Georgian rights groups back civil partnerships for same-sex couples

10 April 2017
Queer activists rally in front of Tbilisi City Court. 2016 (Mari Nikuradze/ OC Media)

Several prominent civil society organisations in Georgia have come out in support of civil partnerships for same-sex couples, while the government is attempting to amend the constitution to explicitly define marriage as a union between a woman and a man.

The government has been discussing constitutional amendments to outlaw same-sex marriage for several years; this despite same-sex marriage already being expressly forbidden under Georgian law.

While a draft constitutional amendment has been presented to parliament and is awaiting approval, a number rights groups are attempting to improve the rights of queer people in the country.

Eleven organisations issued a joint statement on 10 April in response to the draft amendments, claiming that it is important to add that ‘other forms of co-living are to be regulated by the law’ to the amendment, leaving open the possibility of same-sex civil partnerships.

‘Tighter restriction of LGBT rights, when hate motivated crimes aren’t effectively investigated and there is a high frequency of homophobic and transphobic crimes, will only worsen the human rights situation of the LGBT community in Georgia’, the statement reads.

The organisations claim that the amendments are a populist move, and that raising the ‘protection of Georgian traditions’ is often used as a tool to serve political interests.

‘For years, manipulation using the protection of the traditional family and prohibition of same-sex marriage have become a part of the Russian and anti-western narrative’, the groups writes.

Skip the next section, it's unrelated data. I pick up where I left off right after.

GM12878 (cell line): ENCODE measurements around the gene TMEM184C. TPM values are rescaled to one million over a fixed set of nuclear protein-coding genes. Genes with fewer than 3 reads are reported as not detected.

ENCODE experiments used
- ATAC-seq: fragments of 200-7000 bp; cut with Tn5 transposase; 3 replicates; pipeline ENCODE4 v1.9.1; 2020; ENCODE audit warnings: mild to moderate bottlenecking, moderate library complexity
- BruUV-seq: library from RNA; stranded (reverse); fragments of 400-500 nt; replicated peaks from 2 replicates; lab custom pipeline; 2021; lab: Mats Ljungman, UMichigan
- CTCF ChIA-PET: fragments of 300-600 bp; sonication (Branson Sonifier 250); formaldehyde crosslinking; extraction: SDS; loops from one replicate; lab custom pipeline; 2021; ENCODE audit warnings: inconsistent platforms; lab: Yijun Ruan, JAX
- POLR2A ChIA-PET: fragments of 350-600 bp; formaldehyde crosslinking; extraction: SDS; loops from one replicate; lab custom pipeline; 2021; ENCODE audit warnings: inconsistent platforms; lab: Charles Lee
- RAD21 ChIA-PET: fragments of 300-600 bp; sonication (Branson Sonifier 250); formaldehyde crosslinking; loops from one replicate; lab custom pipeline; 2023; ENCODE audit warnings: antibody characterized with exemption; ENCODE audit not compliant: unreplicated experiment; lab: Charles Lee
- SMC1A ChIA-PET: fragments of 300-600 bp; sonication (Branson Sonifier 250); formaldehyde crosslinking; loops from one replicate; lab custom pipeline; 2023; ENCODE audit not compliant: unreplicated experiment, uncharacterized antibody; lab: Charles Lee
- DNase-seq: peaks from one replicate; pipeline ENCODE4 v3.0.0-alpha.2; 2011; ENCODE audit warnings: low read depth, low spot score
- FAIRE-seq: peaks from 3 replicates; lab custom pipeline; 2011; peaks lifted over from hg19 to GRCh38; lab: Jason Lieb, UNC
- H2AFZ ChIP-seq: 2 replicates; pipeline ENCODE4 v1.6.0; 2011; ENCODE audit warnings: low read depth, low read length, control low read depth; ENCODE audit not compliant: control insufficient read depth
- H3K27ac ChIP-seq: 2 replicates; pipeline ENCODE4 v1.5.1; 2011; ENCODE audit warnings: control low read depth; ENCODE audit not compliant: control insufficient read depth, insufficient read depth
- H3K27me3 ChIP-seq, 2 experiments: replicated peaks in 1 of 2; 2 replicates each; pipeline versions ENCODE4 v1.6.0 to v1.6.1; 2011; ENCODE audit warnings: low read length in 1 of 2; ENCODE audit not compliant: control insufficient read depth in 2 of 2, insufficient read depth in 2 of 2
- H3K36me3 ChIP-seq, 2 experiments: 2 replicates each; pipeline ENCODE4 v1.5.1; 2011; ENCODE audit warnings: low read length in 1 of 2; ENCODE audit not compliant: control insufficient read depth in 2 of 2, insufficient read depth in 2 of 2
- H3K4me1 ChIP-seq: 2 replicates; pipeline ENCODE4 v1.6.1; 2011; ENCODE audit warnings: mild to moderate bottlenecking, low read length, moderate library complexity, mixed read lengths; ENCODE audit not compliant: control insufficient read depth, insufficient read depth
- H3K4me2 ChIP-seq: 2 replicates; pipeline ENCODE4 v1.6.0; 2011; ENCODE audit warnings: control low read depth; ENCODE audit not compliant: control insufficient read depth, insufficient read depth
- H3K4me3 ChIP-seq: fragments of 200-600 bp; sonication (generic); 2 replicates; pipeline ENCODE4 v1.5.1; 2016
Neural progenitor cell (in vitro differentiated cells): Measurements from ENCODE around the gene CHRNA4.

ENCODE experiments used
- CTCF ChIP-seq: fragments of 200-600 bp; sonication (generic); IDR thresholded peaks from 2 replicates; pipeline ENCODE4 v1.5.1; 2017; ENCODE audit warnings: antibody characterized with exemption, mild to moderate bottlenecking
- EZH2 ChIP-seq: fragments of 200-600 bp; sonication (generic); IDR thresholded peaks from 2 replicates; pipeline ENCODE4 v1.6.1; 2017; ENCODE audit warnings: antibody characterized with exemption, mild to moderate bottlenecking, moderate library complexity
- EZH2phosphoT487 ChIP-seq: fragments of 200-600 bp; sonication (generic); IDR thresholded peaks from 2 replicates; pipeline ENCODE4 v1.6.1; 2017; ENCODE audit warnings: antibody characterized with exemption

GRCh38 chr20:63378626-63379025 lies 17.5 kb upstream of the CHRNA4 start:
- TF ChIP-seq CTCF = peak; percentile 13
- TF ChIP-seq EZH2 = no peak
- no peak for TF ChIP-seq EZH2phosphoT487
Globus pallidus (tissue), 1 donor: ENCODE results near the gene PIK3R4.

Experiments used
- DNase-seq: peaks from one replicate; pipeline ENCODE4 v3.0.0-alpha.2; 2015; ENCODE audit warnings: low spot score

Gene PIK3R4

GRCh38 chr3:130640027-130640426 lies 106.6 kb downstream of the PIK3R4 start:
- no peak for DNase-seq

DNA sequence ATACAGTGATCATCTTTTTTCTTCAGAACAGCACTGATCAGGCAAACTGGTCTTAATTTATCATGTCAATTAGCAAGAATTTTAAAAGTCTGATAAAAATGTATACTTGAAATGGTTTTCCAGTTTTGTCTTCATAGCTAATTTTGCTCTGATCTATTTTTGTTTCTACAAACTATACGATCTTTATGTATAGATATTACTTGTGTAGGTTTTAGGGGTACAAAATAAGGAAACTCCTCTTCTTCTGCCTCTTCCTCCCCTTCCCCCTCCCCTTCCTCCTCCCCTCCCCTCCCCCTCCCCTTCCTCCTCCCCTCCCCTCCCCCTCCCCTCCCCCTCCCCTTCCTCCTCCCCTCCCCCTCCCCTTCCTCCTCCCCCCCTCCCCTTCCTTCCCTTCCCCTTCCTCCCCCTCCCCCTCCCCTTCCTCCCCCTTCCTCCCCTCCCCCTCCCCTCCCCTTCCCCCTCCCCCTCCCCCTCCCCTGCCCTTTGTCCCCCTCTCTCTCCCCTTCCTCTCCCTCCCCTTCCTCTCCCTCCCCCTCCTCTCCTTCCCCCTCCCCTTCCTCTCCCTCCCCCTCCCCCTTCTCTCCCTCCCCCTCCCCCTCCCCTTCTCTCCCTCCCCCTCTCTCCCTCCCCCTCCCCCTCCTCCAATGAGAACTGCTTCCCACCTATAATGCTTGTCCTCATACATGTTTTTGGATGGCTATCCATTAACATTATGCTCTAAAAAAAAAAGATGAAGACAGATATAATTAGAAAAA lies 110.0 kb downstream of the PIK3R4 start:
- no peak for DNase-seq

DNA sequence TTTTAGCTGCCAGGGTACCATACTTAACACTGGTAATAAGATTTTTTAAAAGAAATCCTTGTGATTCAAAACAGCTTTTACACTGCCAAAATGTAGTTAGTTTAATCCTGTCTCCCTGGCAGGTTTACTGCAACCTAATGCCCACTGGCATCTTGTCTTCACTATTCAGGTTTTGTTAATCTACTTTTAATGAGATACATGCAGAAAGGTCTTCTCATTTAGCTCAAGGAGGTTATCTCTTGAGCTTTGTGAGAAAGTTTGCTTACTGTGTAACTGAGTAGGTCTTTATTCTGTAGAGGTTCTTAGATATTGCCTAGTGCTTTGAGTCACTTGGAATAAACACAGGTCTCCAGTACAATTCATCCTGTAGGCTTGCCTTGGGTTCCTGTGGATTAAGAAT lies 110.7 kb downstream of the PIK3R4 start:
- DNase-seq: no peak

Former Prime Minister Irakli Gharibashvli first suggested the amendments to ‘better formulate marriage’ in 2014. He argued that there is similar legislation in many EU states, like Croatia and Latvia.

Despite Georgian legislation already defining marriage as the union of man and woman, Garibashvili argued that it was necessary to ‘avoid incorrect interpretation’ and amend the constitution as well.

The current constitution reads that ‘marriage shall be based upon equality of rights and free will of spouses’, but doesn’t specify the gender of spouses.

Gharibashvili said at the time that the changes wouldn’t create new rights for anyone or give any groups of people additional privileges.

The rights groups write in their statement that despite Croatia’s ban on same-sex marriage, the country has adopted a law allowing civil partnerships between same-sex couples.

Among the signatory organisations were the Open Society Georgia Foundation, Transparency International Georgia, the Georgian Young Lawyers’ Association, Women’s Initiatives Supporting Group.

Several months after a mob of tens of thousands of enraged people violently attacked a couple of dozen people marking International Day against Homophobia and Transphobia on 17 May 2013, the leader of the Christian Democratic Movement began to collect signatures in support of banning same-sex marriage in Georgia’s constitution.

The amendment became one of the ruling Georgian Dream party’s major election promises in its 2012 campaign. Georgian rights organisations and queer communities have never undertaken a serious campaign for marriage equality in the country.

 

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